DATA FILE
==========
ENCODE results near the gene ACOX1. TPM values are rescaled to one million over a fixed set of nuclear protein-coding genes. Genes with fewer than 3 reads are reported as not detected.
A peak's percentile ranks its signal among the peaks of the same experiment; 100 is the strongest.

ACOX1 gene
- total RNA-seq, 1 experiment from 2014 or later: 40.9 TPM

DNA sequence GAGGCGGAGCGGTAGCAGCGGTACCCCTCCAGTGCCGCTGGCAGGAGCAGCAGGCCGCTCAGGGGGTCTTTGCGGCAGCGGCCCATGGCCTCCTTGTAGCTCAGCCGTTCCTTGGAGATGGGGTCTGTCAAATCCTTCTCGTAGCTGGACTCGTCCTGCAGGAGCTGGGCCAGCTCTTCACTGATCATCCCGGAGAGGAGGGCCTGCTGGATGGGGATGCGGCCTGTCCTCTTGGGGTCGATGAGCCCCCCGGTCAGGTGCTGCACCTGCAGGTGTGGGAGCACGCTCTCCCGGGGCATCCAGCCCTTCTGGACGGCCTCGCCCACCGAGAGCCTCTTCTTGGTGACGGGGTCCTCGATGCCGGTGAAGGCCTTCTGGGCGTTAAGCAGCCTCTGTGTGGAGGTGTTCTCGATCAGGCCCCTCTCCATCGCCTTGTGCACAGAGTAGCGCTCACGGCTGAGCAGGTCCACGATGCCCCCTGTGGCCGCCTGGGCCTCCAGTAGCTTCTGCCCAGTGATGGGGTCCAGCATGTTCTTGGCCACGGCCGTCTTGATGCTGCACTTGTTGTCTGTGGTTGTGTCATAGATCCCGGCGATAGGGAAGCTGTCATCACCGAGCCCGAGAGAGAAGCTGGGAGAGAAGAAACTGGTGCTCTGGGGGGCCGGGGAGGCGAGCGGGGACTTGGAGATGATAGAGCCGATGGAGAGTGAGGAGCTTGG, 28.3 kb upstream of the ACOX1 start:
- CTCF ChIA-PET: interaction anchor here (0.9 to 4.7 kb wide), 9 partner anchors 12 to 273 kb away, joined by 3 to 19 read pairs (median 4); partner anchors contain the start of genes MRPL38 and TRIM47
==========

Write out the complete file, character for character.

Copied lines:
ENCODE results near the gene ACOX1. TPM values are rescaled to one million over a fixed set of nuclear protein-coding genes. Genes with fewer than 3 reads are reported as not detected.
A peak's percentile ranks its signal among the peaks of the same experiment; 100 is the strongest.

ACOX1 gene
- total RNA-seq, 1 experiment from 2014 or later: 40.9 TPM

DNA sequence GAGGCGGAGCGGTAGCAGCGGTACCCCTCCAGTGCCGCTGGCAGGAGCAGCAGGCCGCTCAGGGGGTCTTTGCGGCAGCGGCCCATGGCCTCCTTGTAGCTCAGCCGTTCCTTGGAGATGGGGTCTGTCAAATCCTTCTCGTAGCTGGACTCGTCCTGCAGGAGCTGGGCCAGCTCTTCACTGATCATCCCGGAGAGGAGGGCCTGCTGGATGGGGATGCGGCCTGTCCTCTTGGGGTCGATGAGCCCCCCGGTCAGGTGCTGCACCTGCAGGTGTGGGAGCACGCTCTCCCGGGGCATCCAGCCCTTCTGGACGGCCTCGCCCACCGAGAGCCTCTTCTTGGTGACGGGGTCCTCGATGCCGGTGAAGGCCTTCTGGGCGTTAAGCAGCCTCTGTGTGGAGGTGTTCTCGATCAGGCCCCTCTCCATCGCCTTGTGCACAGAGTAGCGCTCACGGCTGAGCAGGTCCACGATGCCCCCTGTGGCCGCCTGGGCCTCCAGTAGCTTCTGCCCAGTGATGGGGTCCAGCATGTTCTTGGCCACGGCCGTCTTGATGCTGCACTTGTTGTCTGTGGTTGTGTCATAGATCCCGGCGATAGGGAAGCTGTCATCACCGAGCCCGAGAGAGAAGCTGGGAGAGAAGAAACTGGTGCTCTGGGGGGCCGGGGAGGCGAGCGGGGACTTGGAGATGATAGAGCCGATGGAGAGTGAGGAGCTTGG, 28.3 kb upstream of the ACOX1 start:
- CTCF ChIA-PET: interaction anchor here (0.9 to 4.7 kb wide), 9 partner anchors 12 to 273 kb away, joined by 3 to 19 read pairs (median 4); partner anchors contain the start of genes MRPL38 and TRIM47